4. At zero hour, U.S. and ROK artillery along the DMZ open up on the 200-500 HARTS in North Korea to suppress any (counter)battery fire against allied forces or countervalue targets in and around Seoul. At the same time, cruise missiles begin striking the 350-430 SAM sites in North Korea, with an emphasis on C4ISR. B-2s can be applied where necessary, and possibly also against airbases hosting MiG-29 fighters. In addition, there are some 165-210 ballistic missiles on TELs that will need to be struck, as well as 35 to 60 CBRN facilities where WMDs could be mated to delivery systems. All in all, the target set for the strike would range from 750 to 1,200 discrete targets, of which U.S./ROK artillery in situ could tackle 200-500 of. Once the IADS is destroyed, the ROKAF/USAF can begin overflying North Korean airspace, and the forward-deployed USN CAW can also come into the picture.


5. Following this major strike and assuming that the operation is successful, it will be essential to prevent a North Korean conventional retaliatory invasion. The Allies will have to communicate their limited intentions to Pyongyang, but also to the DPRK forces along the DMZ, and airdrops of leaflets, medical supplies and food will go a long way. At this point, China could also intervene to stabilize North Korea by promising protection from a ground invasion and providing humanitarian aid.


6. If this sounds difficult: it is. But so too was Operation Desert Storm, and this is just as doable.


Sources include:

Last edited by Azor; 10-12-2017 at 01:50 AM.
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Old 10-15-2017   #84
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Default The Air Campaign

Desert Storm is definitely the model, I would add that affecting the power grid in such a way as to deny use to NoK military until end of war and then return as close to full power as possible would be a critical requirement. Otherwise the follow on humanitarian disaster would begin to nullify the victory political benefits.
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Old 10-22-2017   #85
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Quote:
The notion of Chinese power over the North — that the countries are as "close as lips and teeth," according to a cliche recorded in the 3rd century — is so tantalizing that Donald Trump has spent a good part of his young presidency playing it up.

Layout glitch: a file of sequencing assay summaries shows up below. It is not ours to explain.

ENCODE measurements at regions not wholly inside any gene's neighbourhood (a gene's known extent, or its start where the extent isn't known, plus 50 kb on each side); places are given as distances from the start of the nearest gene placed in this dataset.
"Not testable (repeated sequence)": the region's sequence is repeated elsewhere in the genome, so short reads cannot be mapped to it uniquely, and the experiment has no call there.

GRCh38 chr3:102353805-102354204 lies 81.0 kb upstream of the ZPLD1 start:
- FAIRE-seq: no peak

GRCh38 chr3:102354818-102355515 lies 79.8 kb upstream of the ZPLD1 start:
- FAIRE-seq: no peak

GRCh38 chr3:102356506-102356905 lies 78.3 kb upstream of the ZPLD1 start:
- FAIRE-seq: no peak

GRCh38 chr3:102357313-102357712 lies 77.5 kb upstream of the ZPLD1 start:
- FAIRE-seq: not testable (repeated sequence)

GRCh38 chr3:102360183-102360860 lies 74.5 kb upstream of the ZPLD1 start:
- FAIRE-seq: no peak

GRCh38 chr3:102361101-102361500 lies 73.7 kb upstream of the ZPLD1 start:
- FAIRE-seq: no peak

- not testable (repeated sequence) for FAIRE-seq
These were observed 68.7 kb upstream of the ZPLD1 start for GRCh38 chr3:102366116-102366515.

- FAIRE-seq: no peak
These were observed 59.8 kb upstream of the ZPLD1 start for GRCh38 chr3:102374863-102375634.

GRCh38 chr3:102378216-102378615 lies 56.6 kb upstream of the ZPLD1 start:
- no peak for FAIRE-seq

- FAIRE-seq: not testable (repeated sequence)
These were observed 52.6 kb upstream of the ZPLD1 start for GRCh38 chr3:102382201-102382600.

The reality, however, is that the complicated, often exasperating, relationship is less about friendship or political bonds than a deep and mutually uneasy dependency. Nominally allies, the neighbors operate in a near constant state of tension, a mix of ancient distrust and dislike and the grating knowledge that they are inextricably tangled up with each other, however much they might chafe against it.
This matters because if China is not the solution to the nuclear crisis, then outsiders long sold on the idea must recalibrate their efforts as North Korea approaches a viable arsenal of nuclear-tipped missiles capable of reaching the U.S. mainland, something the CIA chief this week estimated as only a matter of months away.
http://abcnews.go.com/International/...ality-50624437
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Old 10-22-2017   #86
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Quote:
Originally Posted by slapout9 View Post
Desert Storm is definitely the model, I would add that affecting the power grid in such a way as to deny use to NoK military until end of war and then return as close to full power as possible would be a critical requirement. Otherwise the follow on humanitarian disaster would begin to nullify the victory political benefits.
*Indicator*

Quote:
WASHINGTON#— President Trump signed an executive order Friday allowing the Air Force to recall as many as 1,000 retired pilots to active duty to address a shortage in combat fliers, the White House and Pentagon announced.